So now the other thing that 50,000, that 5% they were taking out of a million, that’s now 10% coming out of 500,000. So how are we going to recover there? That’s just the first three years of their retirement mind you. So the guy that came in he told us, he called his broker and said he was pretty worried about his money now. And his broker of course, gave him that same old story that I’ve heard a million times through the walls and cubicles that I’ve worked in over the years. “Stay the course, the market always averages 10%. And we’re going to have some big years coming up since we’ve had some down years and stick it out.”

Well, the next four years, the market did go up and the clients started feeling a little bit better about that, but they’d only made it back up to about 529,000. Because remember they’re still taking out $50,000 a year. So they’re holding their own a little bit. They’re maybe getting a little bit less stressed but not a whole lot, they’re a little bit more relaxed. And then what happens 2008 and 2009, by the summer of 2009, that million-dollar portfolio was down to $239,000. Now these people in their 80s are going to be completely out of retirement income and what are they going to do? They can’t go back to work.

They can’t go back to those higher earnings jobs they had 17 by that point 20 years ago, they can’t do that. So I think now’s a probably a good time to stop for a second Randy and folks listening today, if you’re concerned about this, if you’re concerned about something like this happening in your portfolio. If you’ve got 500,000, if you’ve got a million dollars in your portfolio, and you’re worried about something like this happening, give us a call. We’re going to do a giveaway right now, Randy, I want to give away five full blown financial plans to the first five callers. That’s going to include income planning. We’re going to look at what expenses you’re paying in your portfolio. We’re going to look at the risk you’re taking. We do a full Morningstar analysis. We run a risk analysis, tax analysis.

We’re going to show the buckets of income that you’re going to take with inflation, where it’s going to come from. And we’re going to show you with what we call results in advanced planning, exactly where your money is going to come from, how inflation is going to hit you. And with historic drops in the market and how they’ve happened in the past, how will these things impact you and your retirement planning going forward?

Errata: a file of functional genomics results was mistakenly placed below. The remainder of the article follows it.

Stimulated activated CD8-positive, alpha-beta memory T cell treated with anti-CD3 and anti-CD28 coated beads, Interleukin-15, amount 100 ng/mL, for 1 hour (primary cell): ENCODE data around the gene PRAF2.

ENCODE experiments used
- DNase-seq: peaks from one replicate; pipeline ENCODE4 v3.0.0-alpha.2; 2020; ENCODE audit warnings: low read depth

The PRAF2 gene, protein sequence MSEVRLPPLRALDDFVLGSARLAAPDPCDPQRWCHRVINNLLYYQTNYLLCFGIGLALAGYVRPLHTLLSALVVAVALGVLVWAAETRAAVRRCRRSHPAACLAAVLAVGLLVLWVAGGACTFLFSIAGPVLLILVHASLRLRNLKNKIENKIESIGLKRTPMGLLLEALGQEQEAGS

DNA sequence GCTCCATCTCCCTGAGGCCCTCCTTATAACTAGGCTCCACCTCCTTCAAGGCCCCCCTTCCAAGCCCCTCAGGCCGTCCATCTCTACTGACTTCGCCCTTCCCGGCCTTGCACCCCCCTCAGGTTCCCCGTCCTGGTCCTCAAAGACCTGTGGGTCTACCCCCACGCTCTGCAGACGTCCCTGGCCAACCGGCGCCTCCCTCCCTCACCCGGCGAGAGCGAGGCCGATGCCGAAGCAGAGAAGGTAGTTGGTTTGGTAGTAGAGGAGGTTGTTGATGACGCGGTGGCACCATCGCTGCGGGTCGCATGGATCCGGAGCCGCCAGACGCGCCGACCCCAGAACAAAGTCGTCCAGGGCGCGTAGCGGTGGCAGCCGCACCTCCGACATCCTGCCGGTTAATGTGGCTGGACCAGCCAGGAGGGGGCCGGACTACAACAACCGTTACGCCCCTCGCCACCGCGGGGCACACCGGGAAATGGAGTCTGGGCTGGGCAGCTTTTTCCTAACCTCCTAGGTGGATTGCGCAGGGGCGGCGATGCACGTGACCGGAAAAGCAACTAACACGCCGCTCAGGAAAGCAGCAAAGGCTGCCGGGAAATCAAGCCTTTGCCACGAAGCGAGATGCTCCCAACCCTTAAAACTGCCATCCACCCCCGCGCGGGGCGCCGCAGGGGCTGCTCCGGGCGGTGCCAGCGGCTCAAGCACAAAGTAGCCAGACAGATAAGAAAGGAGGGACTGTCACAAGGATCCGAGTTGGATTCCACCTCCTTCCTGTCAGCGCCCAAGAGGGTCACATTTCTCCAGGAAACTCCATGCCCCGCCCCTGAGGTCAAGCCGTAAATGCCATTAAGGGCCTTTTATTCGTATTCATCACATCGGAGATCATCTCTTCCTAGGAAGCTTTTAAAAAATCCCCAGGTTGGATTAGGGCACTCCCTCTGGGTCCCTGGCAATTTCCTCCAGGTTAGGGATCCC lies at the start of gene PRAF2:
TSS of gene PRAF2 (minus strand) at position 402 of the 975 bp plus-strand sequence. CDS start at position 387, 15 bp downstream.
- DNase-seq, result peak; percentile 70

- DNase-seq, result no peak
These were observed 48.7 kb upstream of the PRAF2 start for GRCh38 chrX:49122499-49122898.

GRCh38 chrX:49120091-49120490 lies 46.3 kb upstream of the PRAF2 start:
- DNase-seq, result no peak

Randy Cook:

We’ll give Chris a call right now and take him up on the full financial plan for the first five callers that reach us today. It’s (916) 458-8199, (916) 458-8199. You can also text the word PLAN to (916) 458-8199. Chris, I’ll give you the last word.

Chris Bulman:

Just want to say everyone. Thanks for listening. We’ve got a great show coming up next week back here at noon on KFBK and the Financial Compass Radio and we’ll talk to you then.

Speaker 8:

You’ve been listening to the Financial Compass with Chris Bulman for your complimentary Morningstar report or to explore the options and strategies Chris talked about today, call (916) 458-8199, that’s (916) 458-8199. Find us online at financialcompassradio.com. Join us next week for more navigation tips to a successful retirement on the Financial Compass.

Speaker 1:

The Information and discussion on this show is for informational purposes only and is not intended for specific tax legal or financial advice. You should always consult your tax or legal professional and financial advisor or representative before making any financial decisions. Neither Bulman Wealth, WORLD EQUITY GROUP Securities Inc its representatives or affiliates have any liability for investment decisions or other actions taken or made by you based on the information provided on this program. Chris Bulman is a registered representative offering securities through WORLD EQUITY GROUPs Securities Inc, member of FINRA SIPC, and investment advisor representatives of Bulman Wealth. Neither the Financial Compass or Bulman Wealth are affiliated with WORLD EQUITY GROUP securities Inc. Licensed in California number 0D57586.

Speaker 9:

If I said, “I blank retirement.” How would you fill in the blank? Would you say, “I look forward to retirement.” Or would it be, “I fear retirement.” Either way it’s probably a good idea to bring your retirement picture into focus. That’s what Chris Bulman and the Bulman Wealth Group do every day. They help you answer the question. Do I have enough for retirement? Call the Bulman Wealth Group at (916) 458-8199 or visit bulmannwealthgroup.com.